As a realtor with Windermere, a current member of Leadership Bend, and a key organizer of the annual CERF Conference, Christin knows this community inside and out and is committed to Bend’s livability.

Want to join Central Oregon Association of Realtors, the City of Bend, the Bend Chamber, Astir Agency and BBT Architects as a key sponsor of the Bend Livability Project?

Contact Christin today at!

Comeau_Headshot_1-2Think transportation planning is boring? The next time you’re stuck in traffic at a local Bend intersection, think again.

We’re delighted to welcome Bellingham transportation planning guru Chris Comeau to the Bend Livability Project, where he’ll share his expertise on preparing our city for a future with 40 percent more residents by 2030.

To succeed at safely and successfully moving commerce and people through our community, we’ll have to think about our road, sidewalk, bike route and transit system differently. Come learn why Chris has been able to secure $27,000,000 in grant funding for the innovative transportation work he championed in Bellingham—a city very similar to Bend.

With more than 22 years of experience in land-use and transportation, Chris lead Bellingham to  evolve from a predominantly auto-oriented community to one of the most multimodel-oriented jurisdictions in the Northwest.

BLP-logoThe Bend Livability Project is a large-scale conference and ongoing civic engagement initiative designed to educate, empower and engage the Bend community to harness and shape the dramatic growth we will experience in the coming years.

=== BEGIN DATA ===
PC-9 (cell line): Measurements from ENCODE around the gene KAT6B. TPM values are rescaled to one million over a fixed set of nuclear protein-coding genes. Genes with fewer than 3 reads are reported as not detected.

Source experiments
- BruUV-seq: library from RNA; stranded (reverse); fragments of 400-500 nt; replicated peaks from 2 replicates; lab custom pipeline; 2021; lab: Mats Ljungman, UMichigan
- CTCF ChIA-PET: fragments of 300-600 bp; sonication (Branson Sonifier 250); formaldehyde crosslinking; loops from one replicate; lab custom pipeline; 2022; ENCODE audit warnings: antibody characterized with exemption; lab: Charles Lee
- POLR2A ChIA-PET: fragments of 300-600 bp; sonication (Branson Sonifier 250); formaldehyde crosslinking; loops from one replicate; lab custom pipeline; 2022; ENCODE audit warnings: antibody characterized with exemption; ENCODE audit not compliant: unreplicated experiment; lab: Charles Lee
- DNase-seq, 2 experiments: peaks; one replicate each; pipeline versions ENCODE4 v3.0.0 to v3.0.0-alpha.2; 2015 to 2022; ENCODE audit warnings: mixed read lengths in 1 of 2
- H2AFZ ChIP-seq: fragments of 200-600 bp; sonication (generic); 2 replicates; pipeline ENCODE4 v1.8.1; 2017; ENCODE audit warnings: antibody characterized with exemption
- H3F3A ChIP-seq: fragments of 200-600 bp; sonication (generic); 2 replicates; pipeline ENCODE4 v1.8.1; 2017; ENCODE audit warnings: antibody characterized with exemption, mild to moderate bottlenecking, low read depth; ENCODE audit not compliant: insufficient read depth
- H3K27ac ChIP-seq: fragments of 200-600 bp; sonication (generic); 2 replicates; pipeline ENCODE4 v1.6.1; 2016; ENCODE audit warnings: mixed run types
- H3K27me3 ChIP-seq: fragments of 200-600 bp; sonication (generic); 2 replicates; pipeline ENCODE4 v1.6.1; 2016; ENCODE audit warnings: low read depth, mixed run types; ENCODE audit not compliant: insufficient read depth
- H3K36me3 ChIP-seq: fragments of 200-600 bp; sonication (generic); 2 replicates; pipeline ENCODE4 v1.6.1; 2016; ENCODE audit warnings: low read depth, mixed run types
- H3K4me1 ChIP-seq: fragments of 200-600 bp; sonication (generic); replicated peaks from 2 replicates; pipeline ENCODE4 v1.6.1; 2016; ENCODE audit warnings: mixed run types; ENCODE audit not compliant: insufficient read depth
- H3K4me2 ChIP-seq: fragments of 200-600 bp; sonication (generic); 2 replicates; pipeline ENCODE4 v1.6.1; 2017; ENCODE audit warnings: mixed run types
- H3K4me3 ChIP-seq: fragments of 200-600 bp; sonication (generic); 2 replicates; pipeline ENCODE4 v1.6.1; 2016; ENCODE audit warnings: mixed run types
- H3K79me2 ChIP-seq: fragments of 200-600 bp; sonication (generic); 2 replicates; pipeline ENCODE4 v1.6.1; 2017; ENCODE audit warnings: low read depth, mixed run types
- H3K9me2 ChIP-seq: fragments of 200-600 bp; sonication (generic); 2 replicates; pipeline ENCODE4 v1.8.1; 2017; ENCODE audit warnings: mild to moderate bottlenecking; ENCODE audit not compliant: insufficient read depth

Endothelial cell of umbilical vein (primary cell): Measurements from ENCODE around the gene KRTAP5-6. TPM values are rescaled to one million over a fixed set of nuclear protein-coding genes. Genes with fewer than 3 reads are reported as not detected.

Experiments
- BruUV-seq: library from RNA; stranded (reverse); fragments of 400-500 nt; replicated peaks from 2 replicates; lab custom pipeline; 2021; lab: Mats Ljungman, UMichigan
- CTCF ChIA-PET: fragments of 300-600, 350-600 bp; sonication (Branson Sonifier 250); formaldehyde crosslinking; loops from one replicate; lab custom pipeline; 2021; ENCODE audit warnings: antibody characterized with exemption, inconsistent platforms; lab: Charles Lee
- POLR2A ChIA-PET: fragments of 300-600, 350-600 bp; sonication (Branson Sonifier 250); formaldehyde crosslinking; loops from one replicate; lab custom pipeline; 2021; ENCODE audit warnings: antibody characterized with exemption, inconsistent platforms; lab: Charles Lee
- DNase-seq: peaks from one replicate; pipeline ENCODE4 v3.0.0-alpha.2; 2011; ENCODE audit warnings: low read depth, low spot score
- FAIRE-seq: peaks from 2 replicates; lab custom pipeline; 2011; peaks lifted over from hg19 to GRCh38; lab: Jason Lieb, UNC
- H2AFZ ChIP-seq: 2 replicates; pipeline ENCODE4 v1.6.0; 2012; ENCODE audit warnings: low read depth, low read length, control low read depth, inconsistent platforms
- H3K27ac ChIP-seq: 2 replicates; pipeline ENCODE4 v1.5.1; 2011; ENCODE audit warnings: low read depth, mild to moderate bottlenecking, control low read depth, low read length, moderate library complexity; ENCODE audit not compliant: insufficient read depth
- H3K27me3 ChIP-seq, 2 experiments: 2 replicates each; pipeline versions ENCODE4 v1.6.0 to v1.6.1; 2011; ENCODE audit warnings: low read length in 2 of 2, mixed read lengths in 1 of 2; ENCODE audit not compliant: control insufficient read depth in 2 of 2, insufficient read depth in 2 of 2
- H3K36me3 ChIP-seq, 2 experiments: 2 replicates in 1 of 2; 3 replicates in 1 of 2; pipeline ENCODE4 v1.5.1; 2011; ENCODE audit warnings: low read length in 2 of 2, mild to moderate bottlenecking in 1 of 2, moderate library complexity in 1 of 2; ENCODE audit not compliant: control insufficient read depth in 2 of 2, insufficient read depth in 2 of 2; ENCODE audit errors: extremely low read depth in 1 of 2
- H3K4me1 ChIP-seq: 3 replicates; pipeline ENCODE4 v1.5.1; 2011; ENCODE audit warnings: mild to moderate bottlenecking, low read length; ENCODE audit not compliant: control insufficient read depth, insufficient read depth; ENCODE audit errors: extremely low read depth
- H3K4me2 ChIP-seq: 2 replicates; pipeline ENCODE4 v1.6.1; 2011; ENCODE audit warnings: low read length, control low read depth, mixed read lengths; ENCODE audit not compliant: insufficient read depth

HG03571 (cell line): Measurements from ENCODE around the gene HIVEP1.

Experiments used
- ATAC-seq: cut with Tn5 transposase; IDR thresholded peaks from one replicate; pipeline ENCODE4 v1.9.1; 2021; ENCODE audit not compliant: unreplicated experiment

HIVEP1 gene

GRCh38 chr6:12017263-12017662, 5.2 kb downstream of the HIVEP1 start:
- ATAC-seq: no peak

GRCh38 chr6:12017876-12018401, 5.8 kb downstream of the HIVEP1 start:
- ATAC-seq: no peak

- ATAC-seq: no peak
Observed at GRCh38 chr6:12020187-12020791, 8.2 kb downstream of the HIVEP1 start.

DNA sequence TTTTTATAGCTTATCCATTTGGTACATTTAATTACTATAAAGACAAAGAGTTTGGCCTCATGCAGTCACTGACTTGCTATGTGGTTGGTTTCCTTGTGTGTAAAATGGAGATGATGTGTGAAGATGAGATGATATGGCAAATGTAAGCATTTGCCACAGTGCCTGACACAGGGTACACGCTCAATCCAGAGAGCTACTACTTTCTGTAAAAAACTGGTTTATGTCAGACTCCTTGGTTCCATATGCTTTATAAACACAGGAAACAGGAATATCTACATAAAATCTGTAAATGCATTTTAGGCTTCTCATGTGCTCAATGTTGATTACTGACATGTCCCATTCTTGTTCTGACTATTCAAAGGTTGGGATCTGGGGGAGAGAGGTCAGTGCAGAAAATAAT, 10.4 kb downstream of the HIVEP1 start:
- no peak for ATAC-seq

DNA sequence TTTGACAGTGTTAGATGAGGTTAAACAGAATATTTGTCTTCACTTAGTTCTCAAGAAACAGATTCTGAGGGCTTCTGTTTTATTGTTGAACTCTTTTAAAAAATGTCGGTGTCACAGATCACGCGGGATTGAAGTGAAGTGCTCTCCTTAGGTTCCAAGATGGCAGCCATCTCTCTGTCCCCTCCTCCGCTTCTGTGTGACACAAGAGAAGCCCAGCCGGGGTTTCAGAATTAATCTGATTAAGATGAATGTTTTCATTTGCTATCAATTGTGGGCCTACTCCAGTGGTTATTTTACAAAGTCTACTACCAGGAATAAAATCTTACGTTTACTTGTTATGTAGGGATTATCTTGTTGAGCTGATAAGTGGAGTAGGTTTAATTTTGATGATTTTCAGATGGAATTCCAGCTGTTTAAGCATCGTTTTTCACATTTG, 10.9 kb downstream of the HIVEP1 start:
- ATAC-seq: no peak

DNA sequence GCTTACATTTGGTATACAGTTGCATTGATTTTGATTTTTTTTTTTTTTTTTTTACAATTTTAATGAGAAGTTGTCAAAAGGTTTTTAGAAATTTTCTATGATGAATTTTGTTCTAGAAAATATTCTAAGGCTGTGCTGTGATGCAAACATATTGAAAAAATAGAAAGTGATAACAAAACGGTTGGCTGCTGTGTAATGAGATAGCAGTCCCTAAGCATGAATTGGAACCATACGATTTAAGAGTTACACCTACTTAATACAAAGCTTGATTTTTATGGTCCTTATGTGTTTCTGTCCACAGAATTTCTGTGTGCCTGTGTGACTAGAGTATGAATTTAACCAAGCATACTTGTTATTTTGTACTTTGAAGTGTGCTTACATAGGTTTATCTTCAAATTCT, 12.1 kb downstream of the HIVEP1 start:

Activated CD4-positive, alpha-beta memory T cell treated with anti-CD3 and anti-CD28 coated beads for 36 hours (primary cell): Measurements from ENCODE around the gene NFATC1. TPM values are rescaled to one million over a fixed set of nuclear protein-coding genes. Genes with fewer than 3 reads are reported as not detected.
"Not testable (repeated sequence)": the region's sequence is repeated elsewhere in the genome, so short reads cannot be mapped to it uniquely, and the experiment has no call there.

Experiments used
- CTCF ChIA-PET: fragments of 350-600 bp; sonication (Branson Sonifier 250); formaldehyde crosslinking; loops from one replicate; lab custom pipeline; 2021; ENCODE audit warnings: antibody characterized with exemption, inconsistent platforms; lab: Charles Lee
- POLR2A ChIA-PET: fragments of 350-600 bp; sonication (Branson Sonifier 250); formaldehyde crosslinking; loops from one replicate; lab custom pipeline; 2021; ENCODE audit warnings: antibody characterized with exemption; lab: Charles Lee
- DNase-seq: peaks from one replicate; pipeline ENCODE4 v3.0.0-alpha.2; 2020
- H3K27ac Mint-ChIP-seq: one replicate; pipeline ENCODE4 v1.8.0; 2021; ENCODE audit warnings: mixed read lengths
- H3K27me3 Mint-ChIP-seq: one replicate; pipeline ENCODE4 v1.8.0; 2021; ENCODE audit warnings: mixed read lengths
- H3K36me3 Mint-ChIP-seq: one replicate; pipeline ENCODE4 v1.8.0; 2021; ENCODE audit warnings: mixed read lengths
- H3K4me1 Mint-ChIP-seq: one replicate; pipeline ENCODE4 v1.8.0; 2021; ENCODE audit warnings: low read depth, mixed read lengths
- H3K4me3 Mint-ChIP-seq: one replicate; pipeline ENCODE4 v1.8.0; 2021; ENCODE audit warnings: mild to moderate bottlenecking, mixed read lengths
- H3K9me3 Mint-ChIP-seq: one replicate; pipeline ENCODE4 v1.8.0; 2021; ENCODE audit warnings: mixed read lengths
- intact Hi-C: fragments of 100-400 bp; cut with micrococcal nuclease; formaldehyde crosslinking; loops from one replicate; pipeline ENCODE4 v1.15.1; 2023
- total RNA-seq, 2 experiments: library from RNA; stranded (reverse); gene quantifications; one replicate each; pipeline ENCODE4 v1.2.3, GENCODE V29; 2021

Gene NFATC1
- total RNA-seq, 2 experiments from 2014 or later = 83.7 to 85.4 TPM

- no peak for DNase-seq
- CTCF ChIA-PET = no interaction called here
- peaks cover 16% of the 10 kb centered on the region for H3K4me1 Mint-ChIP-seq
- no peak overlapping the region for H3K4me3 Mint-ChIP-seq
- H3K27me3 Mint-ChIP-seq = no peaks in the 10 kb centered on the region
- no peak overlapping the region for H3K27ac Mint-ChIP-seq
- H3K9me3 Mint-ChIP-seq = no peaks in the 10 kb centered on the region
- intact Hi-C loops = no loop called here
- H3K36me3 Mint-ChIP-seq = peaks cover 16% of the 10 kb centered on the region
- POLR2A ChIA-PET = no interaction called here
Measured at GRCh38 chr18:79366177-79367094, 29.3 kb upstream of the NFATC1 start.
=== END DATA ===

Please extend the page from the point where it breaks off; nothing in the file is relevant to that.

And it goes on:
With 30,000 more residents expected to live here by 2030, so much of our next chapter is unscripted—it’s up to us to define it together.

Partly a celebration of our character and partly a massive townhall meeting, the Bend Livability Project launch weekend on June 3-5 will drive diverse populations in Bend to learn about and participate in shaping Bend’s future through three days of lectures, panels, workshops, films, parties, public art projects, walking tours and events.

Bendites of all ages and backgrounds will be invited to make a personal commitment to ensuring the future livability of Bend and then have the chance to plug their energy directly into projects that will transform their hopes for the future into reality.

Registration for conference events begins in April.



Teach residents about the forces most affecting the future of our city and the opportunities and challenges they present.


Show Bendites what role and authority they have in proactively and constructively shaping our future.


Plug residents into new and existing projects, strategy building-groups, and community organizations so they may directly influence outcomes for our city.



Join BendFilm for an exclusive local showing of films about urbanization and livability issues across the nation, plus a facilitated conversation about where Bend grows from here.


Visit the Future Fair headquarters at St. Clair Place to see what Bend will likely look like in the future through futuristic images of our city. Then pick up your Bend Livability Project passport and head out to a dozen interactive stations where you will consider your own personal investment in the future of Bend by making and experiencing art throughout downtown and the Makers District.


Register for a full day of meals, keynote speakers, workshops and discussion groups covering three tracks: Neighborhood Livability, Housing for All, and A Transportation System for the Future. Then attend a special City Club Forum on City Governance. Additional a la carte sessions will be offered to the public free of charge.


Engage in fun projects throughout the community such as creating design standards for your neighborhood or learning to build demonstration bike and pedestrian projects on your block. Do you have a community project in mind? Tell us and we’ll help you and your team recruit more Bendites to help.

For more information, contact Bend 2030 Executive Director Erin Foote Marlowe at 541-420-8603 or